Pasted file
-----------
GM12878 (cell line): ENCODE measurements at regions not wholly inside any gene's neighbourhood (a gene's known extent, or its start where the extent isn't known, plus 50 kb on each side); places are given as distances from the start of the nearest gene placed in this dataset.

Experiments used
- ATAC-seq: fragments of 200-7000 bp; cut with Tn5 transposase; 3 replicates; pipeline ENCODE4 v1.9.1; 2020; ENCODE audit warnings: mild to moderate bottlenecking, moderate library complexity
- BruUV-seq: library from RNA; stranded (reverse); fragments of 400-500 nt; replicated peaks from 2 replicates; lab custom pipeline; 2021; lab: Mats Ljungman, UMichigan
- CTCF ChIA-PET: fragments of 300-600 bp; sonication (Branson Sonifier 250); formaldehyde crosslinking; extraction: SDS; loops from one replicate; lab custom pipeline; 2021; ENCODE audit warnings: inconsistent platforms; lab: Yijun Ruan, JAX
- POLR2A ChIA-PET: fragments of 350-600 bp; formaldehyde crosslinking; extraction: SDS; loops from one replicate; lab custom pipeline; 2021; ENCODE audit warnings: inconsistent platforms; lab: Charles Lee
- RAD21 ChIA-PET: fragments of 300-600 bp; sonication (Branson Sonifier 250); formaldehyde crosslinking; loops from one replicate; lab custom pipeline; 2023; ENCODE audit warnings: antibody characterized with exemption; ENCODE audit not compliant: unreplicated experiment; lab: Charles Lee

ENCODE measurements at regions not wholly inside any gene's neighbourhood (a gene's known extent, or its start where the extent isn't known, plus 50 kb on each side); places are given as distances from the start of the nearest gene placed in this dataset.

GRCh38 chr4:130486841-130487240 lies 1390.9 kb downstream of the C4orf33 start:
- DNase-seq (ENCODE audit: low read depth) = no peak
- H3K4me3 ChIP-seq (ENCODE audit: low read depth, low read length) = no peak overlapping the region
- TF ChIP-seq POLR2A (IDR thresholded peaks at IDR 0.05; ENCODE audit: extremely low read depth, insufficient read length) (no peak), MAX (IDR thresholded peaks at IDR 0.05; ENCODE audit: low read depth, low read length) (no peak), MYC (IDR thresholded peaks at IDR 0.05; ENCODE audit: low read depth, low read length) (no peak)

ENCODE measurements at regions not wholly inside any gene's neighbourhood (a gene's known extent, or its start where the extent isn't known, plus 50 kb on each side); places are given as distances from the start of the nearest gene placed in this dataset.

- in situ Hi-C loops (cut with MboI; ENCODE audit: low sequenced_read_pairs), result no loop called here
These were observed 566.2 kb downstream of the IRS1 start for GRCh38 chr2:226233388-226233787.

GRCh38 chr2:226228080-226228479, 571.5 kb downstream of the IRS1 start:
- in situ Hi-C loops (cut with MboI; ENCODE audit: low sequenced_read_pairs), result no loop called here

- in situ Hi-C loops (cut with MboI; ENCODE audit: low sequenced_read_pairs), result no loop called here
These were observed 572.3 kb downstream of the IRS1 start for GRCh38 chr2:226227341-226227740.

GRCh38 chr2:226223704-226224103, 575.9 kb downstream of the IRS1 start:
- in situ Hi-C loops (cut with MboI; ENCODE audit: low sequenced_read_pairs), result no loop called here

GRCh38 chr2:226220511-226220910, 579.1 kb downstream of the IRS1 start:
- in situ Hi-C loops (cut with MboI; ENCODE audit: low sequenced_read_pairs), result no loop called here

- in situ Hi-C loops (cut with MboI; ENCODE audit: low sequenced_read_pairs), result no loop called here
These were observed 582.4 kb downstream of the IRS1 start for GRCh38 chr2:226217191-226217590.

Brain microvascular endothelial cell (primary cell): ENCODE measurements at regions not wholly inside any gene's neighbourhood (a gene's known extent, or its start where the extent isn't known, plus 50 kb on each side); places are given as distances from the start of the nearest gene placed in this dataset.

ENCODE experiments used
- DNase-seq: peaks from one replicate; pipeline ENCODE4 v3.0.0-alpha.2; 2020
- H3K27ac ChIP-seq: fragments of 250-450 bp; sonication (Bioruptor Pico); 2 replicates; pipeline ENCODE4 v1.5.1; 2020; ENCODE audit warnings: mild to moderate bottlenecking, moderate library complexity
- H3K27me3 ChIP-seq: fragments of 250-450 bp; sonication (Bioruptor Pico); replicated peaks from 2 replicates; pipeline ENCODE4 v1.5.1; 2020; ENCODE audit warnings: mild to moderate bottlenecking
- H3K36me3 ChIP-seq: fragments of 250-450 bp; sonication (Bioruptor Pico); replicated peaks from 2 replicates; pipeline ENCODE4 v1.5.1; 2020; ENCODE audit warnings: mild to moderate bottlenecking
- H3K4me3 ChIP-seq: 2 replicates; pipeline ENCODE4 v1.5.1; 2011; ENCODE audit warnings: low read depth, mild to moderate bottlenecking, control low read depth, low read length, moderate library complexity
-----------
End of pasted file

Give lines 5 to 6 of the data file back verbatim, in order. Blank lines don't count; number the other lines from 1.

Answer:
- CTCF ChIA-PET: fragments of 300-600 bp; sonication (Branson Sonifier 250); formaldehyde crosslinking; extraction: SDS; loops from one replicate; lab custom pipeline; 2021; ENCODE audit warnings: inconsistent platforms; lab: Yijun Ruan, JAX
- POLR2A ChIA-PET: fragments of 350-600 bp; formaldehyde crosslinking; extraction: SDS; loops from one replicate; lab custom pipeline; 2021; ENCODE audit warnings: inconsistent platforms; lab: Charles Lee